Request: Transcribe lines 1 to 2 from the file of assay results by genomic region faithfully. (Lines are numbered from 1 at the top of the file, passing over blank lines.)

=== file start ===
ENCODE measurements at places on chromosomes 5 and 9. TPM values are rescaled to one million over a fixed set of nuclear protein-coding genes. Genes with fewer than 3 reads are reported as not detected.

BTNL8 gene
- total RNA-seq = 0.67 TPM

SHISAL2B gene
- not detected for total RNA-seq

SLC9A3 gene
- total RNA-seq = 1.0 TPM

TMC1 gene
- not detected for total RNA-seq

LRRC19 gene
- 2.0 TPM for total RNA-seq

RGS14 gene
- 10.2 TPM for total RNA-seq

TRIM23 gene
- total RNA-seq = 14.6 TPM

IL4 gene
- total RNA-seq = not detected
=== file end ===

ENCODE measurements at places on chromosomes 5 and 9. TPM values are rescaled to one million over a fixed set of nuclear protein-coding genes. Genes with fewer than 3 reads are reported as not detected.

BTNL8 gene